More than 150 Elkridge residents packed a school meeting room last night, mainly to oppose the closing of Hanover Road at a railroad crossing west of the border of Howard and Anne Arundel counties - but not everyone agreed.
The closing was intended to make the 18th-century community's twisting, bumpy main street safer, and several residents maintained that the goal must be reached, whatever the means.
"I feel a need for it to be safer, and if closing it will make it safer, then we should do that," said Christine O'Connor, a Hanover Road resident and mother of three young children. At least have a one-month trial, she said, recalling two times that speeding teenagers hit a tree on her lawn.
Her opinion was the minority view, however, as others attending the Greater Elkridge Community Association meeting at Norbel School denounced any plan for even a trial closing.
William F. Malone, Howard County's traffic division chief, said a one-month closure is what is at stake - enough time to study the effect that would have on traffic.
About 1,500 vehicles a day make the crossing, he said, with about three accidents a year. But Maryland highway officials are about to launch a study of whether to build an interchange at Hanover Road and the Baltimore-Washington Parkway, and Baltimore-Washington International Airport-related expansion will bring more traffic.
Area residents said they do not want to give up their easy shortcut between Howard County and the airport, Arundel Mills mall and Route 100. Elkridge Volunteer Fire Department Capt. Don Watson said he is opposed to closing the road because it will take longer to get equipment to the other side, even using an emergency-vehicle gate.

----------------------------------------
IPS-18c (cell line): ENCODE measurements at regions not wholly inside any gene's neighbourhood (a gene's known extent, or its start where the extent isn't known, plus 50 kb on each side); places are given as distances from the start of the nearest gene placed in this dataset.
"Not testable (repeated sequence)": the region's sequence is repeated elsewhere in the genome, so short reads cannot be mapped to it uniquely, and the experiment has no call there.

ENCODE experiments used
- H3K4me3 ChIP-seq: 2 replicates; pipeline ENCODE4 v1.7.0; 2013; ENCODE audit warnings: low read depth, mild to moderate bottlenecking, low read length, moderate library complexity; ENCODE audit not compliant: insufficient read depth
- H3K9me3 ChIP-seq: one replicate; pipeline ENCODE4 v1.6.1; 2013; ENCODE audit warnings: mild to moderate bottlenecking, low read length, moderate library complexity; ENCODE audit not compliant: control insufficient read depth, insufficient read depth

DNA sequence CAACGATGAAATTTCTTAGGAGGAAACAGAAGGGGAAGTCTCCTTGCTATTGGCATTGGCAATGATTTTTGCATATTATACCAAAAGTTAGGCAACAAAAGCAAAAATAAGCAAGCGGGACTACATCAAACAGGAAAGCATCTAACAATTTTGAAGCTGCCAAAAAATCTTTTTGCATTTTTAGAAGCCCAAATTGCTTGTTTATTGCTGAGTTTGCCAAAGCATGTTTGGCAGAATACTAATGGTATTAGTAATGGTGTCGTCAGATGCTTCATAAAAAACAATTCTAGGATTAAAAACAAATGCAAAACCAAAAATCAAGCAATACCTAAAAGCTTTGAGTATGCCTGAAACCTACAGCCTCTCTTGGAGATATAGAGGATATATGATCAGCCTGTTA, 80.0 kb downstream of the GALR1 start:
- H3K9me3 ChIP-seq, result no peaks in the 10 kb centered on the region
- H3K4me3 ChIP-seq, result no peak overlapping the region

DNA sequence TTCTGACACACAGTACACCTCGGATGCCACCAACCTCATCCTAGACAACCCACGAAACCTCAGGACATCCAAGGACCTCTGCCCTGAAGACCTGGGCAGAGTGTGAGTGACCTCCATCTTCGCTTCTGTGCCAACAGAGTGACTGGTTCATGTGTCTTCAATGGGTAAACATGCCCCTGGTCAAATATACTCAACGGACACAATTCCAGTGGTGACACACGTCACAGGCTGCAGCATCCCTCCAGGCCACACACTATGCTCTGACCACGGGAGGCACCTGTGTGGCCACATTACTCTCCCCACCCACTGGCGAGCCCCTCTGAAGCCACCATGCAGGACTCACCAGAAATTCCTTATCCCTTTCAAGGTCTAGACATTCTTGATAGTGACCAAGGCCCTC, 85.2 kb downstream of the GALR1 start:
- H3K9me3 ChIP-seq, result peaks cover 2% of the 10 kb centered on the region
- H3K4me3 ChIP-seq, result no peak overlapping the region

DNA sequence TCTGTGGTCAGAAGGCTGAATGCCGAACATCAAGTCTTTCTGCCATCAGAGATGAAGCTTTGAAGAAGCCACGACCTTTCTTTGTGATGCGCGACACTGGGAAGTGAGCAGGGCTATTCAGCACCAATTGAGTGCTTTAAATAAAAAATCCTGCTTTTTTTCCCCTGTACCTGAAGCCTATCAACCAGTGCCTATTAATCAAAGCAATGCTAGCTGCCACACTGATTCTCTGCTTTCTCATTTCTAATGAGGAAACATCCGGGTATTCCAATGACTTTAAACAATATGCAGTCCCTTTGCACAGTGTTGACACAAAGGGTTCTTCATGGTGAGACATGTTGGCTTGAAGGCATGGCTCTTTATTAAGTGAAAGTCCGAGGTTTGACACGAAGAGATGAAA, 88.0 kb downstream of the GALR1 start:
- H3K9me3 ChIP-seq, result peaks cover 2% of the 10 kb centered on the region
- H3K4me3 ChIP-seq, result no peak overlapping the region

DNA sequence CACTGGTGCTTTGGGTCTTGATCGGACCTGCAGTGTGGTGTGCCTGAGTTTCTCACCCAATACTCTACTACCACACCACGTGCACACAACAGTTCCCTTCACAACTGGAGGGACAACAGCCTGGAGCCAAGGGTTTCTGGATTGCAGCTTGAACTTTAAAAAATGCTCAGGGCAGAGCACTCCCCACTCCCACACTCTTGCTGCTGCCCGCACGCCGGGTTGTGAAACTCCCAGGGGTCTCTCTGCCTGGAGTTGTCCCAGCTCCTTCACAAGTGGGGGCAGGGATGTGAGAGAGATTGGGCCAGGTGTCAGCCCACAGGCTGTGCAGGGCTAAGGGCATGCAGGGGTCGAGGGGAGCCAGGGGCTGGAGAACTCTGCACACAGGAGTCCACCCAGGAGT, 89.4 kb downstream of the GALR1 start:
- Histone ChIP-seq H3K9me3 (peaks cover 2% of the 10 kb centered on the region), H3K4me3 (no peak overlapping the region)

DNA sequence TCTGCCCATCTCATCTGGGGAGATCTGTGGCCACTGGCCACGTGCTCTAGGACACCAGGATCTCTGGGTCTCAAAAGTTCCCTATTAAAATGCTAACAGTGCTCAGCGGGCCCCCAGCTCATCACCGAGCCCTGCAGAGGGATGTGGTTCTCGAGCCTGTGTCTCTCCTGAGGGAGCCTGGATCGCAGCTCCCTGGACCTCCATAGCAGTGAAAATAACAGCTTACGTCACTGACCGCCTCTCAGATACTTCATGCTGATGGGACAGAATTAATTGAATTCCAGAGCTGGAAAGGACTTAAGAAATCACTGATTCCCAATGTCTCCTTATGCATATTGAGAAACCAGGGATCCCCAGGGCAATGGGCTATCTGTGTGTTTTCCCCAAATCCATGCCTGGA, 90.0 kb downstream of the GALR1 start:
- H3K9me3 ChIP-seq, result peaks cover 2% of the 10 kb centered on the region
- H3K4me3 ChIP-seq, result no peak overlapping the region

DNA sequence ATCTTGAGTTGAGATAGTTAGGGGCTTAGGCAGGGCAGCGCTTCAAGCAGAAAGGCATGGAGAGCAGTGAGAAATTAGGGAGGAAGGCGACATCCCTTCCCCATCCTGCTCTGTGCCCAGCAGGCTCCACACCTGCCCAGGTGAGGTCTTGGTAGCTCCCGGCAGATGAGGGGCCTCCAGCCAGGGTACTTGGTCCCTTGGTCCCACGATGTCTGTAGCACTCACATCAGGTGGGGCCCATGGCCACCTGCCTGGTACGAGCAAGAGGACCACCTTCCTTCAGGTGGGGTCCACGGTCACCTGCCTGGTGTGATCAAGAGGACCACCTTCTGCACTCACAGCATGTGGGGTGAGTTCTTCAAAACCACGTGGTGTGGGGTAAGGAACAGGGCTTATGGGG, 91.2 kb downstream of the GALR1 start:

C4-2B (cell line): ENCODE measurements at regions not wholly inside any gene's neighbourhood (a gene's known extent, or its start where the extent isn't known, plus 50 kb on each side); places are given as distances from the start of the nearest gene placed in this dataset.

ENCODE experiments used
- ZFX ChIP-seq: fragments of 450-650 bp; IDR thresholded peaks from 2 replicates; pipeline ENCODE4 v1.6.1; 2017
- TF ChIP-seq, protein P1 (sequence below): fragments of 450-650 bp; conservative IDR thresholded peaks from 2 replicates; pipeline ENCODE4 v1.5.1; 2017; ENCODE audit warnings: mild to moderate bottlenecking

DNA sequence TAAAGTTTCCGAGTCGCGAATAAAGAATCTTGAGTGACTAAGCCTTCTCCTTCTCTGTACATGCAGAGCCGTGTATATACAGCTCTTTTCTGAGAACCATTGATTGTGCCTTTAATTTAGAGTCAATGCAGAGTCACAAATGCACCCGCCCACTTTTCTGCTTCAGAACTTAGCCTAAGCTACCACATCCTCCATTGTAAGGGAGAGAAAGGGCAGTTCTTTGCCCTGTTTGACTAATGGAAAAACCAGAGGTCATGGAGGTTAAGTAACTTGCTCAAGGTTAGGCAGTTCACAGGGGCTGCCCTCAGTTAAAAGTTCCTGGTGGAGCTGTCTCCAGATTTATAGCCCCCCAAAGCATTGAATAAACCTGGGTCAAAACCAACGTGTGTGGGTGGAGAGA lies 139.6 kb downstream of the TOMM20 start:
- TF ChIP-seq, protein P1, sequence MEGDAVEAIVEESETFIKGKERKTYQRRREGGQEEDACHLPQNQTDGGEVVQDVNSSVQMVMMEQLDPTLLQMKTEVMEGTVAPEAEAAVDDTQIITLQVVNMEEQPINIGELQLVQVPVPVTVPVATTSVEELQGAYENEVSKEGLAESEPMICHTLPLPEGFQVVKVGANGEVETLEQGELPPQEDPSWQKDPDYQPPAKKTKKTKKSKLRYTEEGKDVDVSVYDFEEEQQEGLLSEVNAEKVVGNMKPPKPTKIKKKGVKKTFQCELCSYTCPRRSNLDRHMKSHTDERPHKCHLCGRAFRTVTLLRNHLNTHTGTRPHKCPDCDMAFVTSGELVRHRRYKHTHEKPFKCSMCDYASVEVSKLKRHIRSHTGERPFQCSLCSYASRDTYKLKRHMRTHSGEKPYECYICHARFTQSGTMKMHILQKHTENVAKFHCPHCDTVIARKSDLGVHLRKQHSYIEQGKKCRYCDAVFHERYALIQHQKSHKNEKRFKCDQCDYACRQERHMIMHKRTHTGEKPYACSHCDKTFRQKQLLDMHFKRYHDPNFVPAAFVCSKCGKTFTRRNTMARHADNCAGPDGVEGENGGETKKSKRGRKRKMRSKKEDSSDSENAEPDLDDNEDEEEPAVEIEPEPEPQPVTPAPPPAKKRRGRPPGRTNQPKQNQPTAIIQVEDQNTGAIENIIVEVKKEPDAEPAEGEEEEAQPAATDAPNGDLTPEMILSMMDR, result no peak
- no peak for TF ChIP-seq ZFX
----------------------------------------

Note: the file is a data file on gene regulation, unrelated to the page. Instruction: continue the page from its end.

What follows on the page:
"Closing the road will not stop speeders. I would like to see traffic-calming bumps," said Steve Lembert.
Eileen Lund, a 30--year resident, said, "I work at Fort Meade. I don't need to be on U.S. 1. I don't need an extra 15 or 20 minutes added to my commute. I don't feel the road should be closed just because people don't know how to cross a railroad crossing the right way."
Two Anne Arundel County Democrats, state Sen. James E. DeGrange Sr. and Del. Mary Ann Love, said their constituents also oppose the closing the road. Howard County Councilman Christopher J. Merdon, an Ellicott City Republican, told the standing-room crowd that he would abide by community sentiment.
"I understand there is a lot of opposition," he said, but he added that somehow the county has to "make sure it's safe for schoolchildren."
Although the idea was debated two years ago and action postponed because of local opposition, Malone wanted to gauge sentiment anew before deciding whether to study the issue further.
The opposing arguments are clear.
Howard's public works director, James M. Irvin, has said his staff first worked for several years on plans to widen and straighten the winding country lane, but - faced with community opposition - switched to the idea of closing the road.
"It's too curvy, and there are poor sight distances. People miss the point that the grade crossing itself is unsafe. It's a skewed intersection with a big hump in the middle of it," he said.
Residents supported Irvin's view during a 2001 meeting of about 80 people, but others objected later because they would lose an easy route to the airport, community post office, local stores and Route 100. If the road is closed, they argued, they would be forced back to U.S. 1, where there is no traffic light and a heavy volume of vehicles, creating new safety concerns.
Michael Hurd suggested waiting until the State Highway Administration study is complete before making a decision about closing Hanover Road. He said that any closure should come at the county line, not the railroad tracks, to avoid separating residents of Race Road from the rest of Elkridge.
Wayne Dixon, president of the nearby Harmans Community Association in Anne Arundel County, urged the Elkridge residents to stop fighting among themselves and unite in resolving the safety problem.
"You're passionate about the same things. Find a way to make it work for everyone," Dixon said.